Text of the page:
When we were kids in Louisville, Kentucky, we played all kinds of games: hide and seek, kick the can (on Bayly Avenue), jump rope, “Peggy” (with a bat and ball), basketball (with any kind of ball available), stick ball (usually with a tennis ball), to say nothing of neighborhood struggles in football (both touch and tackle). I was later to discover these games were pretty simple, compared to those that had been played in the past in Eastern Kentucky and in other parts of Appalachia.

Traditional games here took many forms: games for large groups and small, games indoors or outdoors, boy’s or girl’s (or both) games for different age groups, noisy or quiet games, games that were slow or vigorous, mentally or physically challenging games, and a game for nearly every occasion and mood.

The names of the games could be as imaginative as the games themselves: Ante Over, Old Granny Hum Bum, Fox and Geese, Hull Gull, and Mumble Peg. The equipment was usually minimal, often simply reflecting what was available. A ball could be “store boughten” or homemade from tightly wound yarn. A bat was often a straight stick. “Make do or do without” was the universal rule. The rules of the games could vary from place to place or even from day to day. Improvisation was the key here, too.

Most older folks remember Ante (“Annie”) Over as one of the most universally played games. A low building and a ball were all that was required. The ball was tossed over, or bounced on, the roof to a team waiting on the other side. If the ball were caught, the person who caught it would try to conceal it, while other team members pretended to have the ball. As each team raced around the building the person with the ball would try to hit members of the other team with the ball and “capture” them. The game continued until one side captured everyone on the other team.

With Fox and Hounds, there were no boundaries or time limits and almost no rules. One layer was the “fox” and the rest “hounds.” The “fox” would run off through the woods leaving a trail of bits of paper or broken twigs. The “hounds” stayed on the trail until the “fox” was in sight. Then the “fox” was allowed to go on its own without leaving a visible trail, trying to make it back to the “den” (the home base), without being caught.

Any number of children could play Red Rover, a schoolyard favorite. Two teams locked hands and lined up facing each other: “Red Rover, Red Rover, send [name] over.” The named player would run and try to break through the hands of two players on the other team. If successful, he “captured” those two players. If not, he had to stay. the team that captured all the other team members but one, won.

Old Granny Wiggins Is Dead was perhaps the silliest game of all, but great fun. Players would stand in a circle while the “lead” person cried: “Old Granny Wiggins is dead.” The next person would say: “How’d she die?” Next person: “She died this way,” and then they would do something like waving a hand up and down continuously. The next person had to start waving in the same fashion. The phrases were repeated for every person in the circle until everyone was waving. Other movements were added until feet, heads and hands were all in motion. The real fun came, when, at a signal, everyone fell over “dead” on top of each other to end the game.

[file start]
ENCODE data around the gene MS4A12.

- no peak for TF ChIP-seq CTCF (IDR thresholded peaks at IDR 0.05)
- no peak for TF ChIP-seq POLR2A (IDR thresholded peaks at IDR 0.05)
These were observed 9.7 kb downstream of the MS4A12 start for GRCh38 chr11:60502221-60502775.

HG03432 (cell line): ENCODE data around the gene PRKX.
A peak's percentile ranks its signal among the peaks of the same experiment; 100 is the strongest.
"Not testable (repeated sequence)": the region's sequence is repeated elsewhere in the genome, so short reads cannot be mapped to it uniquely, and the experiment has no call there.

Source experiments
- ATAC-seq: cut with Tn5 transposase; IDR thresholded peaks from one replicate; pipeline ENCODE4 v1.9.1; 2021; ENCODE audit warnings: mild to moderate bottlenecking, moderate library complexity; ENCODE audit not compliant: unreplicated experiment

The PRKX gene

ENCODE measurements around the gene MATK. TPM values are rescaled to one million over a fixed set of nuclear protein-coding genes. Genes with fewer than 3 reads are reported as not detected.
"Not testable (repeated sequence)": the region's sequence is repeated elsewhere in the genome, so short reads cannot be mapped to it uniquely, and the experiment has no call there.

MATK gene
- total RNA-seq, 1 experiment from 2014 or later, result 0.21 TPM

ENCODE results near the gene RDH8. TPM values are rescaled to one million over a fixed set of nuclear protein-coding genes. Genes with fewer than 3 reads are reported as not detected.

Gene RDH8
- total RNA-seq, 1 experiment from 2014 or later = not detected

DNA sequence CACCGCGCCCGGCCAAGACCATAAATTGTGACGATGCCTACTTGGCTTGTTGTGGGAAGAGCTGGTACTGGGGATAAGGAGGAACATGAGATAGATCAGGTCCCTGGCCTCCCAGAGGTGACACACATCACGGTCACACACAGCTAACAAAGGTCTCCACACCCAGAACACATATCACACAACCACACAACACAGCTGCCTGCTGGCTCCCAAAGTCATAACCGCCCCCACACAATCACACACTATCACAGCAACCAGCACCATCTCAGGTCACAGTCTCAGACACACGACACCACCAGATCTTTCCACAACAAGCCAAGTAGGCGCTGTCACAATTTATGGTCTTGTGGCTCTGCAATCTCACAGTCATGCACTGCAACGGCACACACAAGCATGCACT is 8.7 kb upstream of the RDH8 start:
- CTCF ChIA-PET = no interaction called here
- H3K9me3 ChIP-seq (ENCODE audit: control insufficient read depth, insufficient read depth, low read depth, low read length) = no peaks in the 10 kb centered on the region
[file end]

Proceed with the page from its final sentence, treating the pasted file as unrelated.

Old Granny Hum Bum was an exercise in pantomime. One player acted like an old woman, while the others would say: “Old Granny Hum Bum, where did you come from?” Answer: “Pretty Girl’s Station.” Reply: “What’s your occupation?” Then “Granny” would act out an occupation, like sewing, which the other players would try to guess.


Horseshoes was an eminently social game in the Appalachian region. A typical layout was a fifty-foot long court with pits about four-feet square, with iron takes int he center of the pits. Players could pitch from either side of the pits and scored one point if they tossed to within six inches of the stake and three points for a “ringer.” “Leaners,” in some locales, earned two points. Stacked ringers cancelled each other out. The winner was the first team to reach an agreed upon number, or the team with the highest score after fifty pitches.

Marbles were played by almost all the school-aged boys, and some of the girls, with Bull Ring the most common version. A circle about eight feet in diameter would be drawn in the dirt. After agreeing on how many marbles to play for, players would roll, “lag,” a marble to a line to determine who went first. Players shot with a “taw,” a large marble, or a “steely,” a steel ball bearing. Players tried to knock marbles out of the ring without physically touching another marble, and without the “taw” leaving the ring.


Men played Mumble (“Mumbly”) Peg. In one version, two players with pocket knives tried to stick a blade upright in a circle drawn on the ground using a sequence of twenty or so positions. The first player to complete the sequence won the game. The loser had to retrieve, with his teeth, a small peg that had been driven into the ground with a couple of licks from the winner’s knife handle.


That certain games persisted for many generations, “tested by time,” seems to indicate that there is something in the human spirit which is satisfied through the continuation of these simple rituals. Videos, computer-generated games, and organized team sports have seriously eroded interest in the games we used to play, and the games I’ve listed here don’t begin to exhaust the list of games we used to play.